Microsoft, SAP cut public sector bill by £70m

Microsoft and SAP are the latest to feel the government's belt being tightened, after Whitehall negotiated around £70m of savings.The savings will see £65m cut from the public sector's spend on Microsoft and at least £3m from SAP by 2012-13.

Microsoft and SAP are the latest to feel the government's belt being tightened, after Whitehall negotiated around £70m of savings from the pair.

After renegotiating its arrangements with the two software companies, the public sector is to cut £65m from its spend on Microsoft and at least £3m from its spend on SAP by 2012-13.

The Microsoft savings will come from reduced licence fees, while the SAP cut is derived from cheaper licences and a 22 percent in reduction in software maintenance costs.

The reductions will cover licence and maintenance in local and central government, as well as health and emergency services. Education is in the process of negotiating its own arrangements with Microsoft, according to the Cabinet Office.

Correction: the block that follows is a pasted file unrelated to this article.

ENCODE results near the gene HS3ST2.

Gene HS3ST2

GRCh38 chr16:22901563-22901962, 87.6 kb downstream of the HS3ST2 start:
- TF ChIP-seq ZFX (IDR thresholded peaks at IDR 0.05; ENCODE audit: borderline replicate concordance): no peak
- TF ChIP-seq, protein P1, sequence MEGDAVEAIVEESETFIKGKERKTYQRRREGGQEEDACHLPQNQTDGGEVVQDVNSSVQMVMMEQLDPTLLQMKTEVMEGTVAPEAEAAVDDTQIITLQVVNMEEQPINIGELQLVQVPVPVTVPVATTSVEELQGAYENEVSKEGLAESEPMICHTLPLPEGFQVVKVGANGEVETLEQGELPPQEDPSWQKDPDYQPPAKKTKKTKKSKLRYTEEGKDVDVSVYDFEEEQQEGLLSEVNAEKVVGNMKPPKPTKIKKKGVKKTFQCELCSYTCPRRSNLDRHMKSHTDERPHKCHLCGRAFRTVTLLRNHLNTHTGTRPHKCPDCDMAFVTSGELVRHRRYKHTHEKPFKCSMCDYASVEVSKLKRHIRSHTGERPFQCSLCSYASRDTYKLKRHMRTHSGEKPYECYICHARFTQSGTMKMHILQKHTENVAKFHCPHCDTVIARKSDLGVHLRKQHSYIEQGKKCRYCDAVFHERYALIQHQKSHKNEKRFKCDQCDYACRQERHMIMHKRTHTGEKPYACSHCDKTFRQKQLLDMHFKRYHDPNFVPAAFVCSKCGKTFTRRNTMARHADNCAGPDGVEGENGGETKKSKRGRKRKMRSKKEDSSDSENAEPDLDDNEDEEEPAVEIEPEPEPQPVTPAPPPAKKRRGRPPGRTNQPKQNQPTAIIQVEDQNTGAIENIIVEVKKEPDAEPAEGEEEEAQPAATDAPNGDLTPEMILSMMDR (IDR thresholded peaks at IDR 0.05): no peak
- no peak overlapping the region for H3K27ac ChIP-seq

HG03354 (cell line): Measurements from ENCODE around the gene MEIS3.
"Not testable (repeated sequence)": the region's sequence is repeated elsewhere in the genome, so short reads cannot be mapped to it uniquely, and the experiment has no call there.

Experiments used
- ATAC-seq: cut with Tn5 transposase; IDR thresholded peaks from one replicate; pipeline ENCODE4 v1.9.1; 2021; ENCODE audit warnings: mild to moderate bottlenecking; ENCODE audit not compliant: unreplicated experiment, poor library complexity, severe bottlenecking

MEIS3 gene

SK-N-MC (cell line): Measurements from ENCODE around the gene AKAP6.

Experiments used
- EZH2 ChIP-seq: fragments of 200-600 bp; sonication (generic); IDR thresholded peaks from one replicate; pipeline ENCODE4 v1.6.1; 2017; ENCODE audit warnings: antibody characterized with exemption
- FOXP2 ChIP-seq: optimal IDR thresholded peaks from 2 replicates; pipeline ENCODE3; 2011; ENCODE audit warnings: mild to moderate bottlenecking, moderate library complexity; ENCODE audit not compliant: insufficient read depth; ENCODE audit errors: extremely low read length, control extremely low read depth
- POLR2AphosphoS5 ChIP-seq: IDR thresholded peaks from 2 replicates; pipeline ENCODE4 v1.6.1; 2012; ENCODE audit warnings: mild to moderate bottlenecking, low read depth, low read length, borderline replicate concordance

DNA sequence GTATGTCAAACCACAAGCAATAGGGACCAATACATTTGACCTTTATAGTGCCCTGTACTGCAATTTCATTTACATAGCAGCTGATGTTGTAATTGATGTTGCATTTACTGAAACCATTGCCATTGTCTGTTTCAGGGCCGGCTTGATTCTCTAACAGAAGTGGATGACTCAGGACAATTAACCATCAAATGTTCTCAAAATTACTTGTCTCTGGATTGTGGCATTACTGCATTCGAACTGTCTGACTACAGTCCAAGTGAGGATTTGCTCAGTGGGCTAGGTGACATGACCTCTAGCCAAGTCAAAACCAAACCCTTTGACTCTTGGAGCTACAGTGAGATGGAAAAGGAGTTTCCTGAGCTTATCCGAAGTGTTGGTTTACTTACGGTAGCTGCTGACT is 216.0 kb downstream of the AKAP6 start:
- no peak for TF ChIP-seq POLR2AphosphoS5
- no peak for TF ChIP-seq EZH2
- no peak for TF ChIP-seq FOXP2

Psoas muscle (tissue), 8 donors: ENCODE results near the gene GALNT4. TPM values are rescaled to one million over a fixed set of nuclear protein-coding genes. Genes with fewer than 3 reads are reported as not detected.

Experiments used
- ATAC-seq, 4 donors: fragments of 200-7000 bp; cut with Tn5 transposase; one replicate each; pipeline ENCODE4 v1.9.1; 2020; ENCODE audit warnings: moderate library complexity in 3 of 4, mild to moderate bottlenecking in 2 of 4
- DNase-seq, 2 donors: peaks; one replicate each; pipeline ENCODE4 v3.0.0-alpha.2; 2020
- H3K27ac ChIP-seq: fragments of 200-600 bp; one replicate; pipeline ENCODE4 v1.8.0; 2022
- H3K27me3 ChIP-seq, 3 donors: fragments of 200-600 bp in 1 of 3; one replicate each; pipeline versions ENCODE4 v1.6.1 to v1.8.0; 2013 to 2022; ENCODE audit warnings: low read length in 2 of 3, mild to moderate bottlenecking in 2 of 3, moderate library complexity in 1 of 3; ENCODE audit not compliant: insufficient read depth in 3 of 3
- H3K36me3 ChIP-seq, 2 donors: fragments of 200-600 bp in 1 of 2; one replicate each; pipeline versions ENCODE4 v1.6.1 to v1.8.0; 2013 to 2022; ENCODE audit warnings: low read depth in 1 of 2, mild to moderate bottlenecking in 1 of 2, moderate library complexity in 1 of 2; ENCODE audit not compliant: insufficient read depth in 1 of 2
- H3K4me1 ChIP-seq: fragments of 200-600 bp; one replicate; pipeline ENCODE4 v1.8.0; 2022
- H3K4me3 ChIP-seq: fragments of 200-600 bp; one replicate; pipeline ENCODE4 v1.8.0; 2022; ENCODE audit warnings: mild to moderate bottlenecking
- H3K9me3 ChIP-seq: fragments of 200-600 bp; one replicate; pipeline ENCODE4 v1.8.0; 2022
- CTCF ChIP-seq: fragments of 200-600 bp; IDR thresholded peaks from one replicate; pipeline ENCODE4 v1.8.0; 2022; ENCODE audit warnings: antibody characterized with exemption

The deals will also allow for mean more flexibility for the public sector, with licences able to be reused or transferred between public-sector bodies. The issue of software reuse has proved a thorny one for Whitehall: at last count, there were over six million software licences lying idle among some of the larger government departments.

The new deal follows a similar period of contract renegotiation with Oracle, concluded this year, which the Cabinet Office believes will yield £75m in savings by 2015.

The public sector also signed a memorandum of understanding with some of its biggest IT suppliers — HP and Capgemini among them — in late 2010, to enable different parts of the public sector to come together and act as a single buyer to achieve economies of scale.

According to Bill Crothers, executive director for commercial relationship at the Cabinet Office, the public sector will be looking for more of the same this year.

"The suppliers we talked to two years ago, we'll be having the same conversations again in the summer and in the autumn," he said.

Some suppliers have been more willing to treat the government as a single customer than others, Crothers said.

"If you [suppliers] are resisting this because you think it's going to go away, stop resisting. This is how we do business now."


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